Tag Archives: Chinese fiction

Strange Beasts of China

Book Cover of Strange Beasts of China by Yan Ge

Set in a fantastical China where a variety of so-called beasts coexist with people, in an indeterminate era that evokes some sense of the past in the sense that the vocabulary chosen and style of writing is reminiscent of what one may find in translations of old texts (a deliberate choice), Strange Beasts of China starts off in a somewhat sterile fashion, detailing one type of beast per short chapter, as though a guidebook to a fantastical world that we have already been immersed into, the way that Fantastical Beasts and Where to Find Them is about the magical creatures in the world of Harry Potter, except we’re discovering this world as though through these reports of the beasts. And as the narrator becomes ever more enmeshed with the beasts she introduces, the narrative begins to take on a frenetic pace – the guidebook structure doesn’t crumble altogether, but becomes infused with its own life: what are the beasts, these Others, and who are the true beasts here? As the author mentions in an interview with the CBC, she was “making pretty straightforward metaphors about marginalized, underrepresented and oppressed groups”, and it’s not difficult to derive this from the text, but the change in pacing, in tone, as Strange Beasts tumbles along, half detective story/half guidebook, makes it difficult to tear yourself from the blurry and messy story of the beasts within the story, as the sterility of the guidebook entirely falls apart to reveal how fragile are what details we take to be the truths that constitute our world.

I’m not usually a great fan of short stories, and so I wasn’t too sure when I picked up Strange Beasts of China that I’d get into it, but the short stories are all interconnected, dropping clues for the reader – never enough for you to figure it out, I don’t think, but enough to make some guesses – such that you won’t be able to tear yourself from the story once it reveals itself.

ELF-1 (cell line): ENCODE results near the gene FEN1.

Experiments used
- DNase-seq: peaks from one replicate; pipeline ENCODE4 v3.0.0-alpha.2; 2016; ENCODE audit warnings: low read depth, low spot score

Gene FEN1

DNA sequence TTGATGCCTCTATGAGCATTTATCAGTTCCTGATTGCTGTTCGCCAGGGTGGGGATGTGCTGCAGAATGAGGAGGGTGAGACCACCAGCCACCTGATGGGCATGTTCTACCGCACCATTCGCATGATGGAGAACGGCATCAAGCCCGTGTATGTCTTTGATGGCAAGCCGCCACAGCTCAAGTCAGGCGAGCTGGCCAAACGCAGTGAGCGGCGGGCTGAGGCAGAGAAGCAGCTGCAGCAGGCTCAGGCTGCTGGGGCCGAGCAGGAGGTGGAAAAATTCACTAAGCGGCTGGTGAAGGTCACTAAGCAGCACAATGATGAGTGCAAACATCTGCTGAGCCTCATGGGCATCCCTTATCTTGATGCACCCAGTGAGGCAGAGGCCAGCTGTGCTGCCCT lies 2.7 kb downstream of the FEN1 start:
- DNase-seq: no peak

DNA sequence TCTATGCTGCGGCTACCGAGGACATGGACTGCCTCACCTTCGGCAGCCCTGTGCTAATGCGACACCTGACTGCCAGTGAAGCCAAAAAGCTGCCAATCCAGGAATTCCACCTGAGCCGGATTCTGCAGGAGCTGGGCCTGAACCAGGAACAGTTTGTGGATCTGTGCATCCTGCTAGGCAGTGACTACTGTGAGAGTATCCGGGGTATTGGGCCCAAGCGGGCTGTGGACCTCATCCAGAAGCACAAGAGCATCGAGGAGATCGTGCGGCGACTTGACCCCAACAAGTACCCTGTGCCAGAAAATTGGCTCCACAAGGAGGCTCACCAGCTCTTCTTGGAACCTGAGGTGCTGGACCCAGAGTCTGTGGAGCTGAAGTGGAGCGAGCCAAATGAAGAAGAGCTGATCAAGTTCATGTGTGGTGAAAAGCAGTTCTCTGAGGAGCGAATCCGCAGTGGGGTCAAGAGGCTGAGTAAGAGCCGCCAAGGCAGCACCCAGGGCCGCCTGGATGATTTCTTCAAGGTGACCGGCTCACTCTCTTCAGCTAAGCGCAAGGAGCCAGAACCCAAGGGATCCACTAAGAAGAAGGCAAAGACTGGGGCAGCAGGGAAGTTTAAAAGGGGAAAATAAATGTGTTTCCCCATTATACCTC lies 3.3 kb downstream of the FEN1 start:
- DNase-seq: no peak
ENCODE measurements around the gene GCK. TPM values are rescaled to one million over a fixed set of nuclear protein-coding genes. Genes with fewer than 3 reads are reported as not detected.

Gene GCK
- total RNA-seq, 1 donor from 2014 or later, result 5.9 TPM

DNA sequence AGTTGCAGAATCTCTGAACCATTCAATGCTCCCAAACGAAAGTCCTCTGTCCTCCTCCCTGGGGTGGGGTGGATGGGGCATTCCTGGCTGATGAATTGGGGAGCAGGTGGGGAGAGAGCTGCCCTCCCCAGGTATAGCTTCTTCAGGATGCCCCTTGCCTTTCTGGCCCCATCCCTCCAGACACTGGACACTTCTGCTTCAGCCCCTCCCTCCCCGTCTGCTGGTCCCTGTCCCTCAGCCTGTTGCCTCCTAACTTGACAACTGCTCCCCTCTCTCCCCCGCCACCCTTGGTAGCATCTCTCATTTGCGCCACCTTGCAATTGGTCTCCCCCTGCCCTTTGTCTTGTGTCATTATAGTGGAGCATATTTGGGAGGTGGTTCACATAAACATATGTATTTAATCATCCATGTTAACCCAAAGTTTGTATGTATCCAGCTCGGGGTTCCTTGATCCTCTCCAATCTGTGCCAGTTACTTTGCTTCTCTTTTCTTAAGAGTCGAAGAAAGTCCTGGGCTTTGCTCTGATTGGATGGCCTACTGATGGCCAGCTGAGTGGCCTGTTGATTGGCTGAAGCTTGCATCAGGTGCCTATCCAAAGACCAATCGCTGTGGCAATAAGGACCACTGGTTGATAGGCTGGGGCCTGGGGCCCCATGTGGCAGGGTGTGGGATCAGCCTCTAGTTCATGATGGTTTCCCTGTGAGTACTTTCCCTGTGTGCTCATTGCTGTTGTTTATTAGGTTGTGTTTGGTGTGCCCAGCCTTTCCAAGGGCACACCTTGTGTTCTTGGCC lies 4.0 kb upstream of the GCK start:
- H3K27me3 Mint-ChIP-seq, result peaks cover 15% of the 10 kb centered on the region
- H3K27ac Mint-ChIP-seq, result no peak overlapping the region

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The Monkey King

Do you ever revisit characters or series from your childhood, rewatching them or taking in new adaptations of them as they’re released? Besides that apparently being a sign that I might be anxious, I’m always a bit surprised by the hit of nostalgia when I do encounter certain things I grew up with*, like Sun Wu-Kong from Journey to the West. I remember watching the Hong Kong adaptation as a child, though I don’t actually remember it all that well, so when I saw Girl Giant and the Monkey King on the shelves this year, I knew I had to read it.

Eleven-year old Thom has been having a bit of a rough start to her new life in Georgia, between being one of two Asian kids at the otherwise all-white school and getting bullied by a few girls in her grade (which posse the other Asian girl belongs to), but that’s not even all: she also happens to have superhuman strength that she hasn’t quite gotten the grasp of controlling. As in, she fractured someone’s ribs when she kicked a soccer ball and the goalie tried to block it kind of superhuman strength. Aaaand she might have accidentally freed the Monkey King from the legends when she and her mom visited a temple. Her mom absolutely refuses to acknowledge her developing supernatural strength (ignoring the car door handle Thom accidentally wrenched off, the cup she squeezed too hard…) and avoids any and all attempts to talk about Thom’s father, who’s not in the picture, so despite his penchant for mischief, the Monkey King, Sun Wu-Kong, quickly worms his way into her life as her only true friend and ally, listening to her and helping her accept and control her incredible strength. But is the Monkey King really her friend, or is he just using Thom for his own plans?

You don’t need to know anything about the legend of the Monkey King to read Girl Giant and the Monkey King, as Hoang weaves the mythology in seamlessly. You don’t need to know the gods, goddesses, and heroes of Heaven in order to see the parallel between their snotty bubble and that of Thom’s middle school, and Sun Wu-Kong’s character is fleshed out well, allowing for the shades of grey that define him neither as a good guy or a bad guy, but a complex character that may be looking out for himself in ways, but is not immune to friendship and loyalty. For anyone who read this in record time as I did, look out for the sequel, Girl Giant and the Jade War, by Van Hoang, which is on order now!

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